Second, a national currency is issued at the whim of the government. It is fiat. Which means the government mints the bills and coins we use in daily transactions. But physical cash is only a minute fraction of the money supply. While the government prints physical money, it actually does not create a single cent. It gives banks, through a legal contract, the ability to create money. They do this using the third structural requirement of a national currency, debt.
Debt is an IOU issued for currency that does not exist. When a bank approves a $1 million loan for you to buy a house, the bank is essentially saying, “We will credit your account $1 million because the house, the physical asset, is worth $1 million.” But that money does not yet exist. The moment the bank credits your account, the money is created. A teller issues you greenbacks or you whip out your ATM card and the cash goes into the money flow — buying a celebratory dinner on the town, paying the movers, and tanking up the college kids’ checking accounts. When a portion of that money goes to pay off an existing loan, and thus re-enters the banking system, it essentially disappears again. Currency experts call this the hole at the center. There is no “there” there.
Debt is ingenious. It allows banks to select the borrowers they will create money for by choosing those whom they believe will successfully compete economically. It also enables banks to control the flow of money to keep it relatively scarce and therefore valuable.
Federal banks extend the right to create debt (new currency) to private banks. When your local bank loans you money, it is creating the debt locally in the national currency.
In the early 20th century, Santa Barbara, like other cities, printed its own currency to provide cash flow so local loan recipients could withdraw from their accounts. The bills could be traded as dollars anywhere a dollar could be traded. National banks are extensions of, or stations on, the federal banking system, and as national cash flow became more fluid and the minting of physical currency was better distributed, locally minted currencies died out.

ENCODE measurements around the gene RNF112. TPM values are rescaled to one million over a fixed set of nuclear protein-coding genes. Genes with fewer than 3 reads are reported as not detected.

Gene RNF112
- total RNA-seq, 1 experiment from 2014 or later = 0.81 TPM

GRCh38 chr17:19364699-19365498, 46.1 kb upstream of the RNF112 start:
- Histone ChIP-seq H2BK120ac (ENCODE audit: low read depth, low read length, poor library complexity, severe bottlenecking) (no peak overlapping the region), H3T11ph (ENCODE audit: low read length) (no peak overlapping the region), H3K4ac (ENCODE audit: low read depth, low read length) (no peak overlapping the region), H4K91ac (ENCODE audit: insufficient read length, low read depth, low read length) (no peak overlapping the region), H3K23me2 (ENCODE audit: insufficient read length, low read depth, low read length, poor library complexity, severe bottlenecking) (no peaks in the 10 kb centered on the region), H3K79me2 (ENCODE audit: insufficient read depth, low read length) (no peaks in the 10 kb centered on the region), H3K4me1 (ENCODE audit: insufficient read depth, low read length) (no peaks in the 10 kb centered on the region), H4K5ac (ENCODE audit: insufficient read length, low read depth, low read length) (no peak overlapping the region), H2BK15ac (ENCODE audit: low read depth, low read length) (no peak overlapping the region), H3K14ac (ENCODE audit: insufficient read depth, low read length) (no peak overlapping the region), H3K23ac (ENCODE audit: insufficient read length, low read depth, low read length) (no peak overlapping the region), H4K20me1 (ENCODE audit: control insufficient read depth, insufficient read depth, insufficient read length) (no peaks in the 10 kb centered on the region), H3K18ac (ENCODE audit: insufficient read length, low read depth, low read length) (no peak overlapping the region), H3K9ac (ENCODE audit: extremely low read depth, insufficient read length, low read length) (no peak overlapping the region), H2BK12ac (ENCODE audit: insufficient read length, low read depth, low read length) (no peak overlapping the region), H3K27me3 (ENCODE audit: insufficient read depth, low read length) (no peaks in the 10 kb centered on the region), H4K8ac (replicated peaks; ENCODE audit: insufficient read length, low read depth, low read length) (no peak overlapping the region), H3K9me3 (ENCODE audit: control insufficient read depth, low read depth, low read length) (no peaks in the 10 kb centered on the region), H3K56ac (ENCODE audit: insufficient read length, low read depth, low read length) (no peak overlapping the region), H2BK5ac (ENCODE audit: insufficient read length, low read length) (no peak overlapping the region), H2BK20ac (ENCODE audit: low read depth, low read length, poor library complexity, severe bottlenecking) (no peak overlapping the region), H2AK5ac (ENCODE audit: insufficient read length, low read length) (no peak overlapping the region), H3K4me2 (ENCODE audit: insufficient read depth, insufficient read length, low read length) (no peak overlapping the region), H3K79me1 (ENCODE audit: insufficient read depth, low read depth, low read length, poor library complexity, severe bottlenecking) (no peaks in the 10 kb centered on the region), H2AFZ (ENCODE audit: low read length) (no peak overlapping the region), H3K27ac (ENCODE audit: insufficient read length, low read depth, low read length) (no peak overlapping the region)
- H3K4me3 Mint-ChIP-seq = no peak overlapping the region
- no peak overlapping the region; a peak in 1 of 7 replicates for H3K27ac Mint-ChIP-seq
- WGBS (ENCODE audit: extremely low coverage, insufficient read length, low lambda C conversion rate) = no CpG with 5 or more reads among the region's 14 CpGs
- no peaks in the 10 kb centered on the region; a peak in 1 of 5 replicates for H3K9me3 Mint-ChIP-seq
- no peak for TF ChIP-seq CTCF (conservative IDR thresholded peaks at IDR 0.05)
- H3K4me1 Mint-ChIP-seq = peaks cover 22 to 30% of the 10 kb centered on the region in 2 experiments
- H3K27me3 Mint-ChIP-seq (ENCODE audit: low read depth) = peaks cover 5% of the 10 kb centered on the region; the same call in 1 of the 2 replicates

The last requirement for a national currency is the kicker. If you have a national currency, created by fiat through the generation of loans, how do you ensure that your system is competitive, growing and profitable?
You add interest.
Interest, like debt, is money that does not exist. Consider the impact on an average home loan. You just borrowed $1 million. Assuming 5 percent interest and a 30-year term, if you do not sell or refinance, you will pay the bank roughly double the original $1 million. The underlying assumption is that the economy will more than double in 30 years, and that you will successfully compete against other currency interests (for employment, investments, inheritances, etc.) for the physical funds (which do not yet exist) with which to repay the debt.
That example is for a conservative home loan. According to indexcreditcards.com, credit card annual interest rates are running an average of 16.7 percent in the United States. Combine all debt — corporate, home, consumer — and apply interest and it’s akin to forcing the economy to carry a massive weight while leaning 15 degrees ahead of center. The whole thing is designed to stumble forward at a healthy clip and to cast aside anyone who can’t keep up.
As Lietaer sums it up, the resulting national currency “encourages systematic competition, fuels the need for endless economic growth and concentrates wealth.” Great for states, industries and the capitalists who control them, but not so great for people.
Nighman puts it another way.
“In terms of a toolbox, national currencies are a hammer,” he said. “They are very good at one thing: building an endlessly growing industrial economy. What’s needed are other currencies that accomplish different goals in the community. They don’t replace the national currency, they compliment it. We need the equivalent of screwdrivers, wrenches and files.”